The Hague Convention on the Civil Aspects of International Child Abduction was founded to help recover children abducted by non-custodial parents across international boundaries. While the Hague in theory sounds like the remedy for the parent whose custody has been violated, it’s not always as effective in practice. The child’s welfare is not paramount. It ultimately decides which country has jurisdiction to decide where the child should permanently reside.
First of all, the country to which your child has been abducted must subscribe to the Hague Convention. Otherwise, there is no recourse.
Filing a Hague Convention application is the first step. This needs to be filed promptly. You will need an attorney that can represent you in the lawsuit. If not filed within 6 weeks, the chance of the abducting parent filing a claim first increases. Also, the courts are often reluctant to send a child away if the child has become settled in the new location.
Your attorney must decide whether to bring the lawsuit to federal or state court. The right court choice can make a big difference in a Hague case.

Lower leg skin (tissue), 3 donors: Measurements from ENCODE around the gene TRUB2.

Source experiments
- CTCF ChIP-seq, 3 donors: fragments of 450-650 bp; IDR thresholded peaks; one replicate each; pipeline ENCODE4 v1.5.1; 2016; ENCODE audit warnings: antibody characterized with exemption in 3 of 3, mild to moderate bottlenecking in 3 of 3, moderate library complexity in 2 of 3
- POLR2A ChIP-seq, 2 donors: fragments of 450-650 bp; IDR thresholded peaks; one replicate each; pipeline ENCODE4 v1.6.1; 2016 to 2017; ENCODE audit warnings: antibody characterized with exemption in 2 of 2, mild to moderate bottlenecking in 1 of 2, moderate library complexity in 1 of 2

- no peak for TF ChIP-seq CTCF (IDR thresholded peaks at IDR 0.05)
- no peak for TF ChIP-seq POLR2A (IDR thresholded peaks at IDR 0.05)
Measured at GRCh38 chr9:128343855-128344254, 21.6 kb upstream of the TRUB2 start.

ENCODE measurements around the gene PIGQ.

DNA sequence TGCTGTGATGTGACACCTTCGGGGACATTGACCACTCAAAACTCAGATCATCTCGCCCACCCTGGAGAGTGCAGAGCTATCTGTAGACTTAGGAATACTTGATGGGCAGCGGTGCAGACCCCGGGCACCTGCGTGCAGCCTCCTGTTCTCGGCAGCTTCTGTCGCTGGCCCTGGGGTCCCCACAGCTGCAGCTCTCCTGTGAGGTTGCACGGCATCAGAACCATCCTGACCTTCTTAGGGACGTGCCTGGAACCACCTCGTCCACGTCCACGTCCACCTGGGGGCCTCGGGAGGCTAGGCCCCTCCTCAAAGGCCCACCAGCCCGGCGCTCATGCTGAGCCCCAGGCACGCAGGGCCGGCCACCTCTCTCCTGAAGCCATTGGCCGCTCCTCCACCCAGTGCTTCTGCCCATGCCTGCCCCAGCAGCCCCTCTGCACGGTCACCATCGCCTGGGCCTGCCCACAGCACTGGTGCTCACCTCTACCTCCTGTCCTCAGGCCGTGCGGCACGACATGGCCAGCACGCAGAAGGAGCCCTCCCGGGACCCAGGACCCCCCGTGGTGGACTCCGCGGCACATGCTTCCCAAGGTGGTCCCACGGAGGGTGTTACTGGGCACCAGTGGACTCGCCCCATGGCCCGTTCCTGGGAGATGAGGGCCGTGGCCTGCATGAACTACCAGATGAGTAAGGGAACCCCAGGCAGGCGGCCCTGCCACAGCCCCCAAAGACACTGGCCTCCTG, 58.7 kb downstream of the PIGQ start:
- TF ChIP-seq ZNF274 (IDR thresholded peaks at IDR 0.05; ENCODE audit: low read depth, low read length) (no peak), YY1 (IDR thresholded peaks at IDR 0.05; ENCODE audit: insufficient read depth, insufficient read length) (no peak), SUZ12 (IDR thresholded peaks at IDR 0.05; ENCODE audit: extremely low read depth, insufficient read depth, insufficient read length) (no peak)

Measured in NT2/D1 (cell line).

As with any lawsuit, the amount of evidence to support your case is critical. Be attentive to every detail. Consider everything that will affect the child’s physical or psychological well being, whether there was abuse, whether the foreign country will provide adequate protection to the child, just to name a few. Interviewing family members, neighbors, friends, teachers, co-workers and anyone else that may have had interactions with the child and parents will also aid in the successful lawsuit.
The goal of the Hague Convention was implemented for the right reasons, but with any legal matter, the outcome, while obvious to the custodial parent, may not resolve as they hoped. Even with a favorable ruling, that doesn’t mean the child will automatically be returned. The rights of the left-behind parent ends outside the U.S. (or home country’s) border.
Delta International, child abduction recovery specialists, have been helping reunite victims of parental abduction with their custodial parents for over 35 years.